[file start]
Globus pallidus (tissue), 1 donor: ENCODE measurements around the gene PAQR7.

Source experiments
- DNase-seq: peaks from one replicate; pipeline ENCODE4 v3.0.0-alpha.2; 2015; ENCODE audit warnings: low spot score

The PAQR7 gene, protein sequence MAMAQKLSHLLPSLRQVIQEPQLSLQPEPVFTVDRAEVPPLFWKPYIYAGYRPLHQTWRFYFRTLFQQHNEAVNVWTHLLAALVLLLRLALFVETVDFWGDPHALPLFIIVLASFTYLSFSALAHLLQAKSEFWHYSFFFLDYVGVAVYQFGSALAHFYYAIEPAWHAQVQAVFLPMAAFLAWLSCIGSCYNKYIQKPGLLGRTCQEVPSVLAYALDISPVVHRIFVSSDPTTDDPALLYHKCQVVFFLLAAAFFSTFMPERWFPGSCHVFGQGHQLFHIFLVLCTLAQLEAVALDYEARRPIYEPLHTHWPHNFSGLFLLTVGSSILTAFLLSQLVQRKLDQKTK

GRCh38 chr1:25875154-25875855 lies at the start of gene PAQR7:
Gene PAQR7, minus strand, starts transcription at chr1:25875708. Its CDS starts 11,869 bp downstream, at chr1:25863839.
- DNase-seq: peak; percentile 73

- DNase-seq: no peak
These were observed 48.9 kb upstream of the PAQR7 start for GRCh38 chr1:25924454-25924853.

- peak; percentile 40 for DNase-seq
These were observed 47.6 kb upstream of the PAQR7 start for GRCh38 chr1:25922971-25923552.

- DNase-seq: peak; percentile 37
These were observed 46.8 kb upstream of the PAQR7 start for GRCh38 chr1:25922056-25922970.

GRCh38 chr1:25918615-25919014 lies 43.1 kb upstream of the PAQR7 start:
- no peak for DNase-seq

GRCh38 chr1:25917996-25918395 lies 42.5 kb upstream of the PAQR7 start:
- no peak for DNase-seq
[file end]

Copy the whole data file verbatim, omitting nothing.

Globus pallidus (tissue), 1 donor: ENCODE measurements around the gene PAQR7.

Source experiments
- DNase-seq: peaks from one replicate; pipeline ENCODE4 v3.0.0-alpha.2; 2015; ENCODE audit warnings: low spot score

The PAQR7 gene, protein sequence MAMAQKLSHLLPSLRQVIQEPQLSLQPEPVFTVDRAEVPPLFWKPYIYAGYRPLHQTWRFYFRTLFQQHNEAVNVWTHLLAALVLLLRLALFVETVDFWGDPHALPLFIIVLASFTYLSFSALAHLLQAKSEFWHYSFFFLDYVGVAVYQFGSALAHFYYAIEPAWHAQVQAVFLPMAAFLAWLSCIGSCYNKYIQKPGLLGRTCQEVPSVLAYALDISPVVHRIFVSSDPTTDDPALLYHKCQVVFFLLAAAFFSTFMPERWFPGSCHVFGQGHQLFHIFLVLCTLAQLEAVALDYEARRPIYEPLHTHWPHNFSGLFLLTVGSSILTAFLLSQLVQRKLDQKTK

GRCh38 chr1:25875154-25875855 lies at the start of gene PAQR7:
Gene PAQR7, minus strand, starts transcription at chr1:25875708. Its CDS starts 11,869 bp downstream, at chr1:25863839.
- DNase-seq: peak; percentile 73

- DNase-seq: no peak
These were observed 48.9 kb upstream of the PAQR7 start for GRCh38 chr1:25924454-25924853.

- peak; percentile 40 for DNase-seq
These were observed 47.6 kb upstream of the PAQR7 start for GRCh38 chr1:25922971-25923552.

- DNase-seq: peak; percentile 37
These were observed 46.8 kb upstream of the PAQR7 start for GRCh38 chr1:25922056-25922970.

GRCh38 chr1:25918615-25919014 lies 43.1 kb upstream of the PAQR7 start:
- no peak for DNase-seq

GRCh38 chr1:25917996-25918395 lies 42.5 kb upstream of the PAQR7 start:
- no peak for DNase-seq